PMCCPMCCPMCC

Search tips
Search criteria 

Advanced

 
Logo of narLink to Publisher's site
 
Nucleic Acids Res. 2010 July 1; 38(Web Server issue): W239–W245.
Published online 2010 June 4. doi:  10.1093/nar/gkq488
PMCID: PMC2896172

Serial Expression Analysis: a web tool for the analysis of serial gene expression data

Abstract

Serial transcriptomics experiments investigate the dynamics of gene expression changes associated with a quantitative variable such as time or dosage. The statistical analysis of these data implies the study of global and gene-specific expression trends, the identification of significant serial changes, the comparison of expression profiles and the assessment of transcriptional changes in terms of cellular processes. We have created the SEA (Serial Expression Analysis) suite to provide a complete web-based resource for the analysis of serial transcriptomics data. SEA offers five different algorithms based on univariate, multivariate and functional profiling strategies framed within a user-friendly interface and a project-oriented architecture to facilitate the analysis of serial gene expression data sets from different perspectives. SEA is available at sea.bioinfo.cipf.es.

INTRODUCTION

Serial transcriptomics experiments study the dynamics of gene expression associated with a parameter that defines the course of the series. The most common type of serial experiments are time-course studies, which investigate gene expression changes during development, in response to a given stimulus or due to their cyclic pattern. Series can be short (three—five time points) or long (six or more time points) and involve longitudinal data or independent observations. Although time-course studies are the most usual serial experiment, any transcriptomic data set whose samples can be sequentially ordered within a quantitative factor, such as dosage or OD growth measures, can be defined as serial data.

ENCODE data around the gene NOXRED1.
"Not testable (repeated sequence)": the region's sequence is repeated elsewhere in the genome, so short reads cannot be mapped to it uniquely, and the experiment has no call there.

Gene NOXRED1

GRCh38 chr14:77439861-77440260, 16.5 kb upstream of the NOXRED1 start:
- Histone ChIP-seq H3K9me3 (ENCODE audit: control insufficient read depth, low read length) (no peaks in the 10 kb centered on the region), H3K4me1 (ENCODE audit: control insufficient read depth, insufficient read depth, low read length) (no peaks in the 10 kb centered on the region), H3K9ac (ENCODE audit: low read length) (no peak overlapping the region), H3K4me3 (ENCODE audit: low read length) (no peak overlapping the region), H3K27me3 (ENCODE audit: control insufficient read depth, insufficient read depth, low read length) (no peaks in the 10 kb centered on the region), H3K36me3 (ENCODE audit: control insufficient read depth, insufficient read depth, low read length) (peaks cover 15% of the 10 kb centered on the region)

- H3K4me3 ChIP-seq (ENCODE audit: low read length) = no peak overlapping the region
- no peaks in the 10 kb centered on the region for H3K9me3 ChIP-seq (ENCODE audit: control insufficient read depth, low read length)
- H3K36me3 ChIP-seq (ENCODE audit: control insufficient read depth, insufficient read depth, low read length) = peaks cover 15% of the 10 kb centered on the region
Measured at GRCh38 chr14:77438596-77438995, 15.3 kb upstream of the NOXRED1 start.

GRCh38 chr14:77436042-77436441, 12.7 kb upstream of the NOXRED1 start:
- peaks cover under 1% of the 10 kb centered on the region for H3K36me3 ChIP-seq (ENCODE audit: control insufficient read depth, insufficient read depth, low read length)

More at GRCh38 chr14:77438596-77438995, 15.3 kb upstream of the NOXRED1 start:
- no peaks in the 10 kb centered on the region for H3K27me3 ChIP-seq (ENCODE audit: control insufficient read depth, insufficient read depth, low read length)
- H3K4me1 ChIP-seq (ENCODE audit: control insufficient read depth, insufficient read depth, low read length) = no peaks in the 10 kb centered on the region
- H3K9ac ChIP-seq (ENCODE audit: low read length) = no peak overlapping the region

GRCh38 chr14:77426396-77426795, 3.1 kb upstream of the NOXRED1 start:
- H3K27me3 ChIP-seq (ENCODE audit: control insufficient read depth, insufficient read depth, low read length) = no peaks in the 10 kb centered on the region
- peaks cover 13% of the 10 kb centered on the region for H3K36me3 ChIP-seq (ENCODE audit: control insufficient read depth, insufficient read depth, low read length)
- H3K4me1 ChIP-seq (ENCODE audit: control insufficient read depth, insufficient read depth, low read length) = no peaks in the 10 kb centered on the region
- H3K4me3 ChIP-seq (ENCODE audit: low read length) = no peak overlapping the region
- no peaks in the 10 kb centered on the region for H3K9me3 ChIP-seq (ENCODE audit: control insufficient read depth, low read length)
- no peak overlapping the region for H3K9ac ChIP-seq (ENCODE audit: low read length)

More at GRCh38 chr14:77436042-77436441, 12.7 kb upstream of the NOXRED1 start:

The statistical assessment of (multi)serial gene expression experiments poses a number of challenges. On one hand, analysis methods should capture the dynamics of the data and propose models for describing the serial behaviour. These models should identify significant variations along the series and evaluate gene expression differences between them when additional factors are considered. Moreover, the analysis of serial transcriptomic data also implies solutions for the interpretation of changes in terms of cellular functions; for example, through the application of functional enrichment strategies to the dynamics of gene expression. Finally, for their effective translation to transcriptomics research, methodologies need to incorporate user-friendly bioinformatics solutions that make algorithms easily accessible to experimentalists.

In recent years, a number algorithms have been developed for the analysis of time-course microarray data. Many have been implemented as R packages and are available at the Bioconductor Project (www.bioconductor.org). Statistical strategies include linear models (1), empirical Bayes (2), fuzzy algorithms (3) and Bayesian approaches (4).

Other tools are offered as desktop Java applications. The Short Time-series Expression Miner (STEM; 5) assigns gene profiles to predefined clusters and evaluates the significance of the clusters, which can then be functionally interrogated by GO enrichment analysis. BATS (Bayesian Analysis of Time Series), also developed for one series data, applies a Bayesian approach to identify differentially expressed genes and to estimate their profiles (6). GenTχWarper (http://www.psb.ugent.be/cbd/papers/gentxwarper/index.htm) is a tool for the alignment, analysis and mining of gene expression time series based on dynamic time warping techniques. The EDGE is a R-package accompanied by a graphical user interface that implements a splines-based approach to analyse time expression changes within one or between several conditions (7).